Quantum Computational Supremacy

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by Adriaan Rol

Last week Google and collaborators published a paper in which they claim to have achieved Quantum Supremacy, one of the major milestones in quantum computing. The idea of quantum supremacy is to use a programmable quantum device to perform a task that is out-of-reach for any classical computer. Google claims to have solved a problem in seconds that would take tens of thousands of years on a state of the art supercomputer. The quantum supremacy experiment has been a long-standing milestone in the field of quantum computation, and as such, skepticism has arised; soon after publication of the article a group in IBM research has challenged the results [1].

Rather than joining in on the controversy of whether or not Google has really achieved quantum supremacy , I want to focus on some more basic questions: what is quantum supremacy, how does one demonstrate quantum supremacy and why is this such an important milestone?
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Quantum internet: at the verge of an emerging technology

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by Bas Dirkse

The internet as we know it today has become an integral part of our lives. We use this piece of technology on a daily, hourly, almost continuous basis. We use it at work, to relax, to socialize, to fact check our friends during an argument and even to control the thermostat at our homes. We can definitely claim that, despite the internet bubble in the 90’s, the technology has far outperformed its expectations of the early 60’s and 70’s in the societal and financial benefits it provided. Will the same bright future be reserved for the quantum internet? Will it deliver the same amount of societal and financial benefits to the world as its classical sibling has done? Continue reading Quantum internet: at the verge of an emerging technology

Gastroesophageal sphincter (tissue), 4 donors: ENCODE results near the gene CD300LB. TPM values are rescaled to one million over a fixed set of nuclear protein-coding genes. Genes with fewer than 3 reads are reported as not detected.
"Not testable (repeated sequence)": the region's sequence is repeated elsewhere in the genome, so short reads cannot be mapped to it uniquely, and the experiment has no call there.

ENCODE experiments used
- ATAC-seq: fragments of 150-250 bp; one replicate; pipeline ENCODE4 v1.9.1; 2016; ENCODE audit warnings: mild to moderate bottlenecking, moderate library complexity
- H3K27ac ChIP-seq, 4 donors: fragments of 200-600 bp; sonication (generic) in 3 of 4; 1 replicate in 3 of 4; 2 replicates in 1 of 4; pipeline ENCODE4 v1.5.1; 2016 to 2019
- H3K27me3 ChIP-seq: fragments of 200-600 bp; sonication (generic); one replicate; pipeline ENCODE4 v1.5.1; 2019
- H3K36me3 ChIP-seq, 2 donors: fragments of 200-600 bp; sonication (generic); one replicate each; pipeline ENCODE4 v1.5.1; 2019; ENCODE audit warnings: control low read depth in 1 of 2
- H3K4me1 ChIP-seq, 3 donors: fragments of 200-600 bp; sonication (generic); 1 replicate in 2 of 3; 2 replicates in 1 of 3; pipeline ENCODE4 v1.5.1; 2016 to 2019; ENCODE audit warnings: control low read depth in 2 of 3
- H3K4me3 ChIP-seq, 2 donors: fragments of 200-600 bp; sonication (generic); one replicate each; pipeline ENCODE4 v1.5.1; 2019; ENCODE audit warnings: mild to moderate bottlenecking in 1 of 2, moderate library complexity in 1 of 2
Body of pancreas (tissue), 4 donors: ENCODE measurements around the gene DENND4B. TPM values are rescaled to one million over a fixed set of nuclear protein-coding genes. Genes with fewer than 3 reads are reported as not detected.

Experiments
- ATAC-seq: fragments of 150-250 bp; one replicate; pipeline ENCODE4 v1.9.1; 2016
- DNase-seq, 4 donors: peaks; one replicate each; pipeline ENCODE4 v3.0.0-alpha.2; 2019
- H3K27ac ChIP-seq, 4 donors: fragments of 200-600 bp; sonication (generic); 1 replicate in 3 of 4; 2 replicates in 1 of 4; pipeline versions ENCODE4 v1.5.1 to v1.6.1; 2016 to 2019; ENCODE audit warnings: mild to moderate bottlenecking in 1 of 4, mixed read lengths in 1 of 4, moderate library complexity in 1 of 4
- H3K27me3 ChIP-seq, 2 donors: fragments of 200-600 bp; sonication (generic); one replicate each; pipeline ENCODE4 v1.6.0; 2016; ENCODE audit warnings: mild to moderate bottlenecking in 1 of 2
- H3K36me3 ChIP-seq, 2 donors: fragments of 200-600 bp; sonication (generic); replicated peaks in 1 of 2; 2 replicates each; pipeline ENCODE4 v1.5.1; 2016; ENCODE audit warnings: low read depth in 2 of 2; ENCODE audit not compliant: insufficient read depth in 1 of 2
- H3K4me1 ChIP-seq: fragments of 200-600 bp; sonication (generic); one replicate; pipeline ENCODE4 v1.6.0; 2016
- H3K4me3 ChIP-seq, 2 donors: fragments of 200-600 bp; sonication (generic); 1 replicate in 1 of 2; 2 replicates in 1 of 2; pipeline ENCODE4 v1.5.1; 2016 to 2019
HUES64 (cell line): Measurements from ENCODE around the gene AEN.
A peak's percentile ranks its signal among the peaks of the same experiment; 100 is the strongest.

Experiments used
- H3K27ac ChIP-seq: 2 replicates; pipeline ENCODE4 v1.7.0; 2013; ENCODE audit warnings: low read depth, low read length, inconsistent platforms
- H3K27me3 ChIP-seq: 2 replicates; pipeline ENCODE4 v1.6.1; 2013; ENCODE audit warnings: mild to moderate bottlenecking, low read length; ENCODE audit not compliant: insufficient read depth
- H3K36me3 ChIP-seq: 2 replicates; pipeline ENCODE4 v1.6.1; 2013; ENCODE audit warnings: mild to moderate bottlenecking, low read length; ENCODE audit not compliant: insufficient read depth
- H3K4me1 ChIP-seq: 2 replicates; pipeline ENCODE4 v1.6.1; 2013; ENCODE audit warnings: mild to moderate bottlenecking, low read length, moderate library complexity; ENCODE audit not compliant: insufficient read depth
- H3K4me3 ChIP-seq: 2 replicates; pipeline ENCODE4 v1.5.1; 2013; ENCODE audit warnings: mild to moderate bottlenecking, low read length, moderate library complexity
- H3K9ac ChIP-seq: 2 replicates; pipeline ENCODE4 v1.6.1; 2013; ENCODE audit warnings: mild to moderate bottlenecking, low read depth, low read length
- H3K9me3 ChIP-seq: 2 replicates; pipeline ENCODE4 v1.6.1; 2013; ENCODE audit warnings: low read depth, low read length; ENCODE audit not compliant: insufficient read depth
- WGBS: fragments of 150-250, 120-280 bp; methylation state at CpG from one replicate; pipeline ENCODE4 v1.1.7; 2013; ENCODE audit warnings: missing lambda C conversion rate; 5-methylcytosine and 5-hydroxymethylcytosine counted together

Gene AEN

Counting women in physics

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by Floor van Riggelen

Take a close look at this famous picture. These are the people who attended the fifth Solvay International Conference (1927), where the leading physicists of that time discuss the newly formulated quantum theory. What stands out to me is that this is quite a homogeneous group: 28 white (including Jewish), middle aged guys, plus Marie Curie. Of course, these were different times. Comparing this to QuTech in Delft, the place where I work, (an example of a physics research environment in general) there are some improvements when it comes to diversity. Currently 23% of the QuTech employees are non-European and 17% percent are female, according to a recent official review [1]. However, a quick count on the QuTech webpage will tell you that if you only look at scientists and technical staff [2], this percentage drops to about 10%. At QuTech there are still several scientists who are the only woman in their research group. Looking at it in this way, it seems that not much has changed in almost 100 years of quantum physics. Continue reading Counting women in physics

Diary of an international student at QuTech

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by David Maier